Imagine actually feeling a boxer’s punch against your face in your virtual reality headset. Imagine feeling your foot smacking against a virtual soccer ball. Or imagine feeling the force of a crosswind as you try to navigate your virtual plane through the air.
Researchers are developing a haptics system based on electrical-muscle stimulation that will allow players to feel and interact with objects and people in a virtual environment.
Because the EMS electrodes are small and lightweight, the technology lends itself well to wearables and very realistic, full-body experiences.
According to Pedro Lopes and Patrick Baudisch of the Hasso Plattner Institute in an article published in IEEE Pervasive Computing, “EMS-based systems entail a kind of human augmentation that is both invisible and well integrated with the user.” (Login may be required for full text.)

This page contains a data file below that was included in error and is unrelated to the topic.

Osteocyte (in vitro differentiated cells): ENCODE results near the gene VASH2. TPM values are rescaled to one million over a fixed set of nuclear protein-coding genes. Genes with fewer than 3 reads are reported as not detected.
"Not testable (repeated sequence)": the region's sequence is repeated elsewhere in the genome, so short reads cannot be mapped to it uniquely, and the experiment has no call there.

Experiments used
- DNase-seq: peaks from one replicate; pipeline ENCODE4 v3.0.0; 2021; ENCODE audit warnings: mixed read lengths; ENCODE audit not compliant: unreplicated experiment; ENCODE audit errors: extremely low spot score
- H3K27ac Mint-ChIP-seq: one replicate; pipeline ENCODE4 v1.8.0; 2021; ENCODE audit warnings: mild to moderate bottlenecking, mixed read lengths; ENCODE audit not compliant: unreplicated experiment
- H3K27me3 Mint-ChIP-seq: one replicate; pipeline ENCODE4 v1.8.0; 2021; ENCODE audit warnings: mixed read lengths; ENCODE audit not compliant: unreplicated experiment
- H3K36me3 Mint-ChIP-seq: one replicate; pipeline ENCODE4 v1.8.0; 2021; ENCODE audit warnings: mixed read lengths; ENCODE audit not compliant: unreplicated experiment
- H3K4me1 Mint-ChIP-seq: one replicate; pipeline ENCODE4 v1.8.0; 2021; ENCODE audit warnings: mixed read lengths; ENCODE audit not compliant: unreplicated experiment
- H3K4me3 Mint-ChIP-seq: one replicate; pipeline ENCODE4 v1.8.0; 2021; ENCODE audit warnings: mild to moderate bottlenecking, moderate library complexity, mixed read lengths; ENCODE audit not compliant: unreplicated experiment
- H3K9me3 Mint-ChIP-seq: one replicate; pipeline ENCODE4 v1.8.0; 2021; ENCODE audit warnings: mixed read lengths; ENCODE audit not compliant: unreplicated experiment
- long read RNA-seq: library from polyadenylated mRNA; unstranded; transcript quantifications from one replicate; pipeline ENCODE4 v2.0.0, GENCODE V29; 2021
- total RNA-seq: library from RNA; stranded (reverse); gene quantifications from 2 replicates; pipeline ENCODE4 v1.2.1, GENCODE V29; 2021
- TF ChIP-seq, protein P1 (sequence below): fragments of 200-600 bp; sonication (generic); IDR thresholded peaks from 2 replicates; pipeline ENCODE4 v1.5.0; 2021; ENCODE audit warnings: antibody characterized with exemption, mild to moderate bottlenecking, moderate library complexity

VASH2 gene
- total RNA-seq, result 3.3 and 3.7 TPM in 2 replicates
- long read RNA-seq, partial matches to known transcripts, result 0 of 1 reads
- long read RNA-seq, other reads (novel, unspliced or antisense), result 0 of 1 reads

In addition to enhancing the game-playing experience for users, EMS-based systems can also be used to help people learn physical tasks and recover mobility after injury.
About Lori Cameron
Lori Cameron is a Senior Writer for the IEEE Computer Society and currently writes regular features for Computer magazine, Computing Edge, and the Computing Now and Magazine Roundup websites. Contact her at firstname.lastname@example.org. Follow her on LinkedIn.